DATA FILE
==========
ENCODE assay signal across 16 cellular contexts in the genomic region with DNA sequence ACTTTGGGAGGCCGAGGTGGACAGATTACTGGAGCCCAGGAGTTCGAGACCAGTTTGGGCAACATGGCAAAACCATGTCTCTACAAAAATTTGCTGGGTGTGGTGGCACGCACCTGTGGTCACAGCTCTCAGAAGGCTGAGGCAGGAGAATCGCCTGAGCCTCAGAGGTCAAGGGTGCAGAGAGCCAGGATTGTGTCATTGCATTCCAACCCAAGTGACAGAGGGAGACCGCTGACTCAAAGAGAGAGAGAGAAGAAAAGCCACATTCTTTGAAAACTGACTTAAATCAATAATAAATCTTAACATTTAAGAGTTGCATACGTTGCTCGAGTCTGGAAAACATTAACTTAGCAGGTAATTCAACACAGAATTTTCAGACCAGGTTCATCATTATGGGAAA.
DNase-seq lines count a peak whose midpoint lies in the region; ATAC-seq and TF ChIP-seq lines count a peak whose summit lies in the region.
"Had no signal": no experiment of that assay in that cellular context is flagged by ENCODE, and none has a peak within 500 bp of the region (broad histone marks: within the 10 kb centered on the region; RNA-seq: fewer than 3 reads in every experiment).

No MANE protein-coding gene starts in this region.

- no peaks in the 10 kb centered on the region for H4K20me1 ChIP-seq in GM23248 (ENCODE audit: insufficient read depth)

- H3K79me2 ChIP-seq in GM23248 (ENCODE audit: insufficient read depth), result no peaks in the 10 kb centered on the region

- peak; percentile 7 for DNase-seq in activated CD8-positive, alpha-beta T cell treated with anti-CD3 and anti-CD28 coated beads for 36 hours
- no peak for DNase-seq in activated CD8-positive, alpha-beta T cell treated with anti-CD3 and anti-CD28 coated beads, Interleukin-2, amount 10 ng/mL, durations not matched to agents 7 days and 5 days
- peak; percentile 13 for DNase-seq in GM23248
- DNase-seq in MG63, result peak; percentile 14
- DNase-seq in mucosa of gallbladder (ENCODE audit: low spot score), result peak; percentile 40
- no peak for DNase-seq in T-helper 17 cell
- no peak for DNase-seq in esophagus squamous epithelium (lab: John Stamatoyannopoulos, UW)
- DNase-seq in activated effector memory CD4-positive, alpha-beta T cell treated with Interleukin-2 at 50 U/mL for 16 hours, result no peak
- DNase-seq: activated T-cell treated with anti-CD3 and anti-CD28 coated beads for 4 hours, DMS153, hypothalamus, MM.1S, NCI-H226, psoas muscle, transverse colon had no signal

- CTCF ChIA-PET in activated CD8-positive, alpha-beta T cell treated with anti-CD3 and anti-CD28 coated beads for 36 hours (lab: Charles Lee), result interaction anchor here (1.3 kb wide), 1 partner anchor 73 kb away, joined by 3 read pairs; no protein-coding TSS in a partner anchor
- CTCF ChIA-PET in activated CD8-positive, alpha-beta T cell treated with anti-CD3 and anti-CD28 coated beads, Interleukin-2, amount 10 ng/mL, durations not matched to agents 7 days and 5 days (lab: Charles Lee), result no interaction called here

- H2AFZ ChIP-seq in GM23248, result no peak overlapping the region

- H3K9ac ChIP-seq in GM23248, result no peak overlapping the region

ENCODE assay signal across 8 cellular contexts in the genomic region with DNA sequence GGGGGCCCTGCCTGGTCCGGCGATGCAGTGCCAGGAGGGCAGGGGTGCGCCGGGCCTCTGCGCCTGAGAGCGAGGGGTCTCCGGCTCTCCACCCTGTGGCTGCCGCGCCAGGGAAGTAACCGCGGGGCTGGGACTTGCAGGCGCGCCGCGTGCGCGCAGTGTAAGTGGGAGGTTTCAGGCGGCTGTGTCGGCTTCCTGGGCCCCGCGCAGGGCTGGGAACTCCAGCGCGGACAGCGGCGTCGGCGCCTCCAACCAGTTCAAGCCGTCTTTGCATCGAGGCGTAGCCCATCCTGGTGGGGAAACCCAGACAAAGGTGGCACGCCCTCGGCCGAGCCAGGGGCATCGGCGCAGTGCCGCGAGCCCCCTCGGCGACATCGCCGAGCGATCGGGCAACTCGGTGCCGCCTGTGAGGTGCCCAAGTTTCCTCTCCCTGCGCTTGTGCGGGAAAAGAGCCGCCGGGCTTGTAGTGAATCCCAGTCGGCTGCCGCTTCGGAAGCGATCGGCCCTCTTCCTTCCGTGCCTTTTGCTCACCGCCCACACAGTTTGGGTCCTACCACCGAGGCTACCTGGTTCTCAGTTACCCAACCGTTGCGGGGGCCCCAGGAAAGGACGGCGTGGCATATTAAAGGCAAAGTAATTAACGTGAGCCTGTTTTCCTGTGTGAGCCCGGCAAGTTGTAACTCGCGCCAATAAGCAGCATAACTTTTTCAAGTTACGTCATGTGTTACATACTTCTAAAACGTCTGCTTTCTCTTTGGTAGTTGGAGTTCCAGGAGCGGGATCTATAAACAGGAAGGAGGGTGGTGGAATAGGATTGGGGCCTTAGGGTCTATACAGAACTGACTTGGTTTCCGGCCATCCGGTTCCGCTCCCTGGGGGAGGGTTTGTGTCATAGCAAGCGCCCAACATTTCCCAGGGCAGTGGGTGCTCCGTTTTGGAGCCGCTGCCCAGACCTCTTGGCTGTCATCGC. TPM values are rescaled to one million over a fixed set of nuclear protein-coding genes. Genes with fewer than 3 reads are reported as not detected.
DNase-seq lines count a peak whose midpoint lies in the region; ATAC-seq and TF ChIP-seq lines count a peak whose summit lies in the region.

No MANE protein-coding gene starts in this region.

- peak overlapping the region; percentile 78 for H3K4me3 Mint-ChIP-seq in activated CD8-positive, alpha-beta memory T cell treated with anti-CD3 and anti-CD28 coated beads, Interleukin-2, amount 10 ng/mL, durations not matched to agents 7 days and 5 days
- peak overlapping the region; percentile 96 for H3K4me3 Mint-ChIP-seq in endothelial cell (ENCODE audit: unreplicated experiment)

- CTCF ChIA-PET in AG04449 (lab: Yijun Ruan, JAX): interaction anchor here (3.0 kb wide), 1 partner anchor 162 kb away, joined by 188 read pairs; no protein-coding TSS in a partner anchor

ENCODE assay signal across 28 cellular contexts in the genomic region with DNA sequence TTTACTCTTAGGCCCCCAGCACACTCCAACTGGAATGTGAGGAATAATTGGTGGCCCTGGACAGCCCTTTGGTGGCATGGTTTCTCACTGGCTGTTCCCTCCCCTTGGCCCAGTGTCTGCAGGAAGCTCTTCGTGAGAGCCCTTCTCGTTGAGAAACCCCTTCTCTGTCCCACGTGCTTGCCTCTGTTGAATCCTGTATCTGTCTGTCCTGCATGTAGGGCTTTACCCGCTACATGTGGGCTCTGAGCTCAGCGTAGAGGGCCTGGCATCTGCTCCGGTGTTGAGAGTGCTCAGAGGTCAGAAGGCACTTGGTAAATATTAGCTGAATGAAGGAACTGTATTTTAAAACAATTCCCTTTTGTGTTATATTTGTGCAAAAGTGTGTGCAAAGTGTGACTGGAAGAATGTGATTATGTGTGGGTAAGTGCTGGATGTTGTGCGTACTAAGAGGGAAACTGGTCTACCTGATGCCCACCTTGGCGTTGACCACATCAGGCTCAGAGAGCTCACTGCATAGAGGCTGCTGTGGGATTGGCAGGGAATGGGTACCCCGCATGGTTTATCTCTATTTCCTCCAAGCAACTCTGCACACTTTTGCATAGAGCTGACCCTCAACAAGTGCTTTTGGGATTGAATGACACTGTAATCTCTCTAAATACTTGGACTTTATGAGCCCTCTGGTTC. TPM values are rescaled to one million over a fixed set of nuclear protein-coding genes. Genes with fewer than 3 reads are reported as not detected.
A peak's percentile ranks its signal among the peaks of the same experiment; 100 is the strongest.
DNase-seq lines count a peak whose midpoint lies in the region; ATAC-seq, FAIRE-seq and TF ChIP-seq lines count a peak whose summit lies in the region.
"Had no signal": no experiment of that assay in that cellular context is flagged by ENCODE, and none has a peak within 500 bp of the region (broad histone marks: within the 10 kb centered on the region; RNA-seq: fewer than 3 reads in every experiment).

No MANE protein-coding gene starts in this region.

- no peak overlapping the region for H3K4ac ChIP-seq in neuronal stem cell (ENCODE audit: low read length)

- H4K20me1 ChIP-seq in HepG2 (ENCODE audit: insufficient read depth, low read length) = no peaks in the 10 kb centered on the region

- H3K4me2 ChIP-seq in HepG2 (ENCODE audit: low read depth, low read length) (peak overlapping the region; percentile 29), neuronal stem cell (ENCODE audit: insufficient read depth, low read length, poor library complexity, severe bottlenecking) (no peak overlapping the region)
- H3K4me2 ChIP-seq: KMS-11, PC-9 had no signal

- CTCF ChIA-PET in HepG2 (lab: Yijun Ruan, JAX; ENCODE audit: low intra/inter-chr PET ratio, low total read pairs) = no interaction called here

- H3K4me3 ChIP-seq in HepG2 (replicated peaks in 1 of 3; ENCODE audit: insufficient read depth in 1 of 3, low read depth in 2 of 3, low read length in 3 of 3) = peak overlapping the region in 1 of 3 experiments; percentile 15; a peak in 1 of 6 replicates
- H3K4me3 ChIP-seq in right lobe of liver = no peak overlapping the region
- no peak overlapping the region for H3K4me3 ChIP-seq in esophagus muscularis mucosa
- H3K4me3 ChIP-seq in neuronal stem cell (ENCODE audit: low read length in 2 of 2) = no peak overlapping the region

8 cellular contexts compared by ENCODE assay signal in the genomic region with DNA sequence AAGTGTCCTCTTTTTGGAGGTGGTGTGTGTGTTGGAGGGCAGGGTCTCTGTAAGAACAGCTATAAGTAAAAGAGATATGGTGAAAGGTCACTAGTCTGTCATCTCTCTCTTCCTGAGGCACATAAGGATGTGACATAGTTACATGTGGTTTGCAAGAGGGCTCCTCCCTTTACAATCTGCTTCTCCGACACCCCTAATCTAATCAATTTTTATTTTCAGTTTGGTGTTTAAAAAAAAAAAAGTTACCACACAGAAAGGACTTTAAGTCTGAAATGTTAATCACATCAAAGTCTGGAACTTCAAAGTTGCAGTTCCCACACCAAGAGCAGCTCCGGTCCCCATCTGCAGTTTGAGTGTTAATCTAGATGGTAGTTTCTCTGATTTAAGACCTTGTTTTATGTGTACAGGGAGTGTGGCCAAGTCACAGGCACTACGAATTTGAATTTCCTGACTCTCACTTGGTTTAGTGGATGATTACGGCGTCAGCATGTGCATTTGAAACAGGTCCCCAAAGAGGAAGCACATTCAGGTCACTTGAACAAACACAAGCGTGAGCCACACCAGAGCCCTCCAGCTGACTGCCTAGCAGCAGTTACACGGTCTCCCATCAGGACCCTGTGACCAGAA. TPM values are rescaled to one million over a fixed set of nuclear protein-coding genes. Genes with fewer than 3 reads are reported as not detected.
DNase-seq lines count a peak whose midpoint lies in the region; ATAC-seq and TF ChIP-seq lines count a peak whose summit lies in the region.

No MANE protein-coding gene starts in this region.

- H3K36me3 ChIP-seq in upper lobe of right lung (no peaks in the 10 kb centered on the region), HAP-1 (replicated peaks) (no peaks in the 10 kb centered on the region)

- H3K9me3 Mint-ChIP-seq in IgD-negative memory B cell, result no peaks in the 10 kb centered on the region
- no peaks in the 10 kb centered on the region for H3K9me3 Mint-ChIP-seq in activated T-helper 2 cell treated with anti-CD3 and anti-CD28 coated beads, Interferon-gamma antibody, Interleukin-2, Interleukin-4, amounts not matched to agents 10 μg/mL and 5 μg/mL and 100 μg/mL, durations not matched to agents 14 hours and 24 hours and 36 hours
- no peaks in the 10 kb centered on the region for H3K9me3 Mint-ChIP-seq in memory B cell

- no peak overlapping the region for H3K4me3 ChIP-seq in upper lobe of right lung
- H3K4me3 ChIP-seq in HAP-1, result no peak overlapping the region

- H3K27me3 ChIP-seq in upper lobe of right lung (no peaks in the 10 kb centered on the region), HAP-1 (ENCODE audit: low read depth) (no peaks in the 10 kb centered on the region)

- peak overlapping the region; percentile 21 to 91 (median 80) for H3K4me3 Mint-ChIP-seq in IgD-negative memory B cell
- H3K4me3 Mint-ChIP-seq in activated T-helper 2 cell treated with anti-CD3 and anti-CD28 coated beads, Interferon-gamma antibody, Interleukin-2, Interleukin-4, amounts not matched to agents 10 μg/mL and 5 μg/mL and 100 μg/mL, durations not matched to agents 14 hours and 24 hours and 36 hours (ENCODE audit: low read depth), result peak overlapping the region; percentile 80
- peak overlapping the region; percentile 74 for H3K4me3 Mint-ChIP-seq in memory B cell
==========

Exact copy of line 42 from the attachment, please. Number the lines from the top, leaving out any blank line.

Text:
No MANE protein-coding gene starts in this region.